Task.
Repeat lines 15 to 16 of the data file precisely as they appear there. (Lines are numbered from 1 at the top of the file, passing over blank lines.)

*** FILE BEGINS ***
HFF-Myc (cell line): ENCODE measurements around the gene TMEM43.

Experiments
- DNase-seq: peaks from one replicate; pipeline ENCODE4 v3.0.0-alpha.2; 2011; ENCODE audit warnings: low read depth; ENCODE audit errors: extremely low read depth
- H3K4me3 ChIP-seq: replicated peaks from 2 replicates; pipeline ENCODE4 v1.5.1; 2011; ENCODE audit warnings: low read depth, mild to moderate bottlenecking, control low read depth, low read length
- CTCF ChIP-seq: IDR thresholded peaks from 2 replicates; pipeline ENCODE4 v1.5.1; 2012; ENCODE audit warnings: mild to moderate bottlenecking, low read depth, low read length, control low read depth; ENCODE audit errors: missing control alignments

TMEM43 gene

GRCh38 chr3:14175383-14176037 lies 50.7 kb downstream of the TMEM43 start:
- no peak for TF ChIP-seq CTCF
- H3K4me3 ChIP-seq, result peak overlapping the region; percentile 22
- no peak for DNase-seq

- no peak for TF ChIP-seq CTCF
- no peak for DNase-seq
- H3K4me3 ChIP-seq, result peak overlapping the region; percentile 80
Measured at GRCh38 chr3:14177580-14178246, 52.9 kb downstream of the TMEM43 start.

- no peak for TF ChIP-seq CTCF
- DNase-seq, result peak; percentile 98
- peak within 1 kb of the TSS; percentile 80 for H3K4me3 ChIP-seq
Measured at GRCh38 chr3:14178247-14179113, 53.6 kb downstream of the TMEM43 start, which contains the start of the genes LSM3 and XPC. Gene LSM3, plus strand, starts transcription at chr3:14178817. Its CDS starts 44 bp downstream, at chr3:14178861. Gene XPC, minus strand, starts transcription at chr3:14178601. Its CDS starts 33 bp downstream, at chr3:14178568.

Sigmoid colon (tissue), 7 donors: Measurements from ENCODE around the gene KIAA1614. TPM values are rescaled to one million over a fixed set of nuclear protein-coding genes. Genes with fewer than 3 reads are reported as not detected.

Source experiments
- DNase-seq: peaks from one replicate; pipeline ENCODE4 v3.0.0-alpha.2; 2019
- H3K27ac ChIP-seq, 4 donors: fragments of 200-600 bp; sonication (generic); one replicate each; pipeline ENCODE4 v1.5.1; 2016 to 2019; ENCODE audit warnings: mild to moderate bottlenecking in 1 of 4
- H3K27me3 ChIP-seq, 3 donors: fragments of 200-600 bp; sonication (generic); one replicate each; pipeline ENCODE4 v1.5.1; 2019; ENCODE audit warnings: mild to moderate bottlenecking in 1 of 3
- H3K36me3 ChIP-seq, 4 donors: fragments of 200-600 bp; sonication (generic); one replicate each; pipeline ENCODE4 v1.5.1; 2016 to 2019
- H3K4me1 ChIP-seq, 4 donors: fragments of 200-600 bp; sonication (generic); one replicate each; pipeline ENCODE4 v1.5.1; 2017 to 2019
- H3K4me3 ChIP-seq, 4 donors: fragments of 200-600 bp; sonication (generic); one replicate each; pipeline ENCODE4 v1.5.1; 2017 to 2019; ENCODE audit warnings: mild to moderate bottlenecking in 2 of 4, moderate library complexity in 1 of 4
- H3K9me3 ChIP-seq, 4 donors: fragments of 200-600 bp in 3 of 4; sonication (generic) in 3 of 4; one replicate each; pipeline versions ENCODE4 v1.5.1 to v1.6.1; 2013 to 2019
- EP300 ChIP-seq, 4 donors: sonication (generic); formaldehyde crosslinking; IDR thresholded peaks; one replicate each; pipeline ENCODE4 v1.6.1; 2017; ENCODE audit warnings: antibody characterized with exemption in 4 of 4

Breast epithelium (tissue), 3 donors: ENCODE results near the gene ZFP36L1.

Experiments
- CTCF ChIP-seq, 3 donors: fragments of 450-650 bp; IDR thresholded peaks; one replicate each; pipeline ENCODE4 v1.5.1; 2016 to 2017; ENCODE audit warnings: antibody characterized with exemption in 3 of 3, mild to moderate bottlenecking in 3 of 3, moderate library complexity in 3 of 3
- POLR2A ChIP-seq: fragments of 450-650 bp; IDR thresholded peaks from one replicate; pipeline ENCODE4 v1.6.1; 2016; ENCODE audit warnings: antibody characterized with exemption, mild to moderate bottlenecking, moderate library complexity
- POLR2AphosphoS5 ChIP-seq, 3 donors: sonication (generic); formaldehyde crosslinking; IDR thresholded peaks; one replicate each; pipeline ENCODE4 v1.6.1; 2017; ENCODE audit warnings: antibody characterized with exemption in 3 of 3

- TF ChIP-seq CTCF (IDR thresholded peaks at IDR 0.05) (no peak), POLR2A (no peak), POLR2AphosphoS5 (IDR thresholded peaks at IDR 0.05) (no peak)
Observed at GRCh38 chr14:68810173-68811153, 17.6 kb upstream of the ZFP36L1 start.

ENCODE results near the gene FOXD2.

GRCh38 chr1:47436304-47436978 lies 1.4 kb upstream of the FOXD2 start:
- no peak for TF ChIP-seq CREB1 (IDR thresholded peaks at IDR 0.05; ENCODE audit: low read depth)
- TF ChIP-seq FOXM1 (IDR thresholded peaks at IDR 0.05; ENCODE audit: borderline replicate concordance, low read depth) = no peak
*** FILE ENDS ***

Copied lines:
- no peak for TF ChIP-seq CTCF
- DNase-seq, result peak; percentile 98